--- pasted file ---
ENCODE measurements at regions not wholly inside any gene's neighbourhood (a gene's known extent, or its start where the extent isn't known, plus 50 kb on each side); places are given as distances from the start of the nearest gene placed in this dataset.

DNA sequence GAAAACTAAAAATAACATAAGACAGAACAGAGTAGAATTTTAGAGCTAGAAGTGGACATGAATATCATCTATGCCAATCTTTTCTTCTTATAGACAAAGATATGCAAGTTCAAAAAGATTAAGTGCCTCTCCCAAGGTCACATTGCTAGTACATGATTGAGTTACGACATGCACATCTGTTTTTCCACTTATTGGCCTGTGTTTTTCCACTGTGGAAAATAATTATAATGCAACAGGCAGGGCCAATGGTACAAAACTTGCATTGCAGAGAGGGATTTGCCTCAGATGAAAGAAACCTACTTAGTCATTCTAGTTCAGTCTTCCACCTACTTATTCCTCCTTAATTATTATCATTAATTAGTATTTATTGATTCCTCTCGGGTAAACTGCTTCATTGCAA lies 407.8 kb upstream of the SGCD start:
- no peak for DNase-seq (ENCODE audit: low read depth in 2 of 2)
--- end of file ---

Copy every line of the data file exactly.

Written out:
ENCODE measurements at regions not wholly inside any gene's neighbourhood (a gene's known extent, or its start where the extent isn't known, plus 50 kb on each side); places are given as distances from the start of the nearest gene placed in this dataset.

DNA sequence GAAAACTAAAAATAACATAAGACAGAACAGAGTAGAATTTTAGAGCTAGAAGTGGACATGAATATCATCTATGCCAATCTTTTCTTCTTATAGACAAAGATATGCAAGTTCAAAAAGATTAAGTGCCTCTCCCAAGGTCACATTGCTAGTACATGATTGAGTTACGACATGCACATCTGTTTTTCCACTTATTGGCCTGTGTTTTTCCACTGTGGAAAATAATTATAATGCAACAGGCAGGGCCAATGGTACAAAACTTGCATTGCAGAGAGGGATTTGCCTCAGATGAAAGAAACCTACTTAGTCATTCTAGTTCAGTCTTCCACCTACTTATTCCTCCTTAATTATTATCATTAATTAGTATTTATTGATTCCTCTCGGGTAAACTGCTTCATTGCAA lies 407.8 kb upstream of the SGCD start:
- no peak for DNase-seq (ENCODE audit: low read depth in 2 of 2)